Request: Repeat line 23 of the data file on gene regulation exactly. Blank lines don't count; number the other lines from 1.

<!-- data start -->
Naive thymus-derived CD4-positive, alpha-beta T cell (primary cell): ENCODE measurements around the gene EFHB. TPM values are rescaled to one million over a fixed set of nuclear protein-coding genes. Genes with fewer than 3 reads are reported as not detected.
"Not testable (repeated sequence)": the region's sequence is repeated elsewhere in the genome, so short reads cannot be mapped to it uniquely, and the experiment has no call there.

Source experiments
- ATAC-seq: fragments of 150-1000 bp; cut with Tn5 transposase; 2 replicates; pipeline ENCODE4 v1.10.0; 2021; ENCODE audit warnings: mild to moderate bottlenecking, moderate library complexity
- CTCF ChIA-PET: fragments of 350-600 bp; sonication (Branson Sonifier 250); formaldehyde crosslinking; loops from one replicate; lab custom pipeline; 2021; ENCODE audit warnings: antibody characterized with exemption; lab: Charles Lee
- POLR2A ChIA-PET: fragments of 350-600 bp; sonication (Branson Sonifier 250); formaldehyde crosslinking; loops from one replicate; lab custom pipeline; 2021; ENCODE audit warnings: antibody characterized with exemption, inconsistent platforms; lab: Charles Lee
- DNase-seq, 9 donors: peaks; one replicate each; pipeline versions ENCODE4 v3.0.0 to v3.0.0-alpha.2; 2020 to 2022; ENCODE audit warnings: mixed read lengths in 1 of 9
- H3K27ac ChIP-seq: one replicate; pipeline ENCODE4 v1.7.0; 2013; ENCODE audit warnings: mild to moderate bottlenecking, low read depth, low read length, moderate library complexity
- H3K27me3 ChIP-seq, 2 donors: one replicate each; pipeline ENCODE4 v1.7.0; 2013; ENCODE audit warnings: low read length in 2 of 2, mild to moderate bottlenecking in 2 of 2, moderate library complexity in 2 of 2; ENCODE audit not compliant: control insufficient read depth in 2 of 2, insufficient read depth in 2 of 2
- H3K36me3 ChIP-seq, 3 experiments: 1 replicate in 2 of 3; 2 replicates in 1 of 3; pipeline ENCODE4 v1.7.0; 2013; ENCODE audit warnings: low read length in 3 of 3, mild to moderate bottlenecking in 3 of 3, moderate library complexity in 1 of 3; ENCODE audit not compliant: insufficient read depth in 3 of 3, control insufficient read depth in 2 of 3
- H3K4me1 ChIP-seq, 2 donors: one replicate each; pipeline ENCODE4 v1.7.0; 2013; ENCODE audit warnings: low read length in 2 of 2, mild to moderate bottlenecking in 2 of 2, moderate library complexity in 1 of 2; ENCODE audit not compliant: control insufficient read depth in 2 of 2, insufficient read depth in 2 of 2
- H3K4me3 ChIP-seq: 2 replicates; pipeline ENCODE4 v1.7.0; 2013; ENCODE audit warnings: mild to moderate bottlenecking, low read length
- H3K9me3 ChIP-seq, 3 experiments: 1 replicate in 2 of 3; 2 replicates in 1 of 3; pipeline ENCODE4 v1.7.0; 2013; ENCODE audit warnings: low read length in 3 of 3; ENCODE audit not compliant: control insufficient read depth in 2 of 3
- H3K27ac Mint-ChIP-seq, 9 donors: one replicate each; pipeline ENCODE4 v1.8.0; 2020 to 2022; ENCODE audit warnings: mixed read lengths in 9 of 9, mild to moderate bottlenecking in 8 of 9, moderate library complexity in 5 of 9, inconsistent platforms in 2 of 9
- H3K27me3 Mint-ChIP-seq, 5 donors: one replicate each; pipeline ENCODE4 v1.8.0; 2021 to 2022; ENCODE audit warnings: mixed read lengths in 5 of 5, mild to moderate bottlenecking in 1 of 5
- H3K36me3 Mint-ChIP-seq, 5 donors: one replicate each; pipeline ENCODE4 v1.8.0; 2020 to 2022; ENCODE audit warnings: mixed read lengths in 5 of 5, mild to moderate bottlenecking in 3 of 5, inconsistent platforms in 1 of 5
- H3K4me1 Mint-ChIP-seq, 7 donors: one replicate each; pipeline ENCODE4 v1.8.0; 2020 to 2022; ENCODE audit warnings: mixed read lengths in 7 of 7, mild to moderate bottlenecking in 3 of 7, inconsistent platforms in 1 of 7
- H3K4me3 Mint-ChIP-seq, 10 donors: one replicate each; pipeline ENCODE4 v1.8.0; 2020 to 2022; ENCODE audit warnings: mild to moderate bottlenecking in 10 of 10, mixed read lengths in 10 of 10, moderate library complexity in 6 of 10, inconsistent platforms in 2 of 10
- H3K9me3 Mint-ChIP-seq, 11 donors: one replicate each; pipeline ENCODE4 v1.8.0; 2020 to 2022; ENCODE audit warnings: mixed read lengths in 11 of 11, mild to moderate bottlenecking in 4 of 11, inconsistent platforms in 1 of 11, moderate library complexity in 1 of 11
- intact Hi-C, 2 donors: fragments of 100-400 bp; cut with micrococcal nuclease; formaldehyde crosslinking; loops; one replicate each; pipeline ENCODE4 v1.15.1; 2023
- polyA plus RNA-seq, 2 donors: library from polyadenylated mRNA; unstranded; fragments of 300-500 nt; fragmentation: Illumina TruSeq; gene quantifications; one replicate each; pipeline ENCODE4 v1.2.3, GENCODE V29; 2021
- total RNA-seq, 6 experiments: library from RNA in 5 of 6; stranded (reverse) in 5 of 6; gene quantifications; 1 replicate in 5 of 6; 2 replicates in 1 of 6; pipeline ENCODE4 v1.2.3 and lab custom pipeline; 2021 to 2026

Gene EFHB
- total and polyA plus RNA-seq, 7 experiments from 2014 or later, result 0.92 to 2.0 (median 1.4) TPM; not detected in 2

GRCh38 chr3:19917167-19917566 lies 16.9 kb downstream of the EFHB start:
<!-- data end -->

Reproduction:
Gene EFHB